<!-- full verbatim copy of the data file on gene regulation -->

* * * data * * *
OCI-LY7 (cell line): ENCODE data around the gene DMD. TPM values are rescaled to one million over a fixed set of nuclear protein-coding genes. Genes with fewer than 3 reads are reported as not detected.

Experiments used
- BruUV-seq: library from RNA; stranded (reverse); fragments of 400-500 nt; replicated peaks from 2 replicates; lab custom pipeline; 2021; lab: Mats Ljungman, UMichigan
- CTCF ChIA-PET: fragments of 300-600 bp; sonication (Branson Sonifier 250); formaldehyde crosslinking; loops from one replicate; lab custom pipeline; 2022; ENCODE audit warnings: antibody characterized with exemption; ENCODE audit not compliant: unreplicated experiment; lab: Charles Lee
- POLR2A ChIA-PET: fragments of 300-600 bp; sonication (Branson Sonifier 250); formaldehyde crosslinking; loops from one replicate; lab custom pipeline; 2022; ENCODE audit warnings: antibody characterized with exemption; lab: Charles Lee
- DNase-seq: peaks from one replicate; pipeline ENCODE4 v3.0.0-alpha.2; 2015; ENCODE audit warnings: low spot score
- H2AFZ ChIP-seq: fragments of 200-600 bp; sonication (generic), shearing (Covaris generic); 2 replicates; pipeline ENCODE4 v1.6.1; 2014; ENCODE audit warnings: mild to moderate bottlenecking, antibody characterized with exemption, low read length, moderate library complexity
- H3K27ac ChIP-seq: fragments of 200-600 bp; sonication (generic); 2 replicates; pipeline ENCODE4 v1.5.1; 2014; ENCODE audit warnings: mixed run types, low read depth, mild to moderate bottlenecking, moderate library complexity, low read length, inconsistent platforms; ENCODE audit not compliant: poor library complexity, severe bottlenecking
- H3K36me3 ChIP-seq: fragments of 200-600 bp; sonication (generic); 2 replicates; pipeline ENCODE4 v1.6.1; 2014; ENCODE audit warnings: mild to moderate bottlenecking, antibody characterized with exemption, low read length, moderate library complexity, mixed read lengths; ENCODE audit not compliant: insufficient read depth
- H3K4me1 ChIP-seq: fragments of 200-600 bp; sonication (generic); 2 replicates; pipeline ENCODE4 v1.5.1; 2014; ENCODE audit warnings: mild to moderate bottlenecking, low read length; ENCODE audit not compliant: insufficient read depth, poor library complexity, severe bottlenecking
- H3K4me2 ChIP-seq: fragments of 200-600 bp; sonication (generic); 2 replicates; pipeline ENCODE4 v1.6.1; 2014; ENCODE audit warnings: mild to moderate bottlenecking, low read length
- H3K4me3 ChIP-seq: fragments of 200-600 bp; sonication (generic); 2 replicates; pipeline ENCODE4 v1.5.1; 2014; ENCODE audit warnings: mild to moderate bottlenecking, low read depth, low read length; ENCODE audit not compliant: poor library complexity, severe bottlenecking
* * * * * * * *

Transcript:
OCI-LY7 (cell line): ENCODE data around the gene DMD. TPM values are rescaled to one million over a fixed set of nuclear protein-coding genes. Genes with fewer than 3 reads are reported as not detected.

Experiments used
- BruUV-seq: library from RNA; stranded (reverse); fragments of 400-500 nt; replicated peaks from 2 replicates; lab custom pipeline; 2021; lab: Mats Ljungman, UMichigan
- CTCF ChIA-PET: fragments of 300-600 bp; sonication (Branson Sonifier 250); formaldehyde crosslinking; loops from one replicate; lab custom pipeline; 2022; ENCODE audit warnings: antibody characterized with exemption; ENCODE audit not compliant: unreplicated experiment; lab: Charles Lee
- POLR2A ChIA-PET: fragments of 300-600 bp; sonication (Branson Sonifier 250); formaldehyde crosslinking; loops from one replicate; lab custom pipeline; 2022; ENCODE audit warnings: antibody characterized with exemption; lab: Charles Lee
- DNase-seq: peaks from one replicate; pipeline ENCODE4 v3.0.0-alpha.2; 2015; ENCODE audit warnings: low spot score
- H2AFZ ChIP-seq: fragments of 200-600 bp; sonication (generic), shearing (Covaris generic); 2 replicates; pipeline ENCODE4 v1.6.1; 2014; ENCODE audit warnings: mild to moderate bottlenecking, antibody characterized with exemption, low read length, moderate library complexity
- H3K27ac ChIP-seq: fragments of 200-600 bp; sonication (generic); 2 replicates; pipeline ENCODE4 v1.5.1; 2014; ENCODE audit warnings: mixed run types, low read depth, mild to moderate bottlenecking, moderate library complexity, low read length, inconsistent platforms; ENCODE audit not compliant: poor library complexity, severe bottlenecking
- H3K36me3 ChIP-seq: fragments of 200-600 bp; sonication (generic); 2 replicates; pipeline ENCODE4 v1.6.1; 2014; ENCODE audit warnings: mild to moderate bottlenecking, antibody characterized with exemption, low read length, moderate library complexity, mixed read lengths; ENCODE audit not compliant: insufficient read depth
- H3K4me1 ChIP-seq: fragments of 200-600 bp; sonication (generic); 2 replicates; pipeline ENCODE4 v1.5.1; 2014; ENCODE audit warnings: mild to moderate bottlenecking, low read length; ENCODE audit not compliant: insufficient read depth, poor library complexity, severe bottlenecking
- H3K4me2 ChIP-seq: fragments of 200-600 bp; sonication (generic); 2 replicates; pipeline ENCODE4 v1.6.1; 2014; ENCODE audit warnings: mild to moderate bottlenecking, low read length
- H3K4me3 ChIP-seq: fragments of 200-600 bp; sonication (generic); 2 replicates; pipeline ENCODE4 v1.5.1; 2014; ENCODE audit warnings: mild to moderate bottlenecking, low read depth, low read length; ENCODE audit not compliant: poor library complexity, severe bottlenecking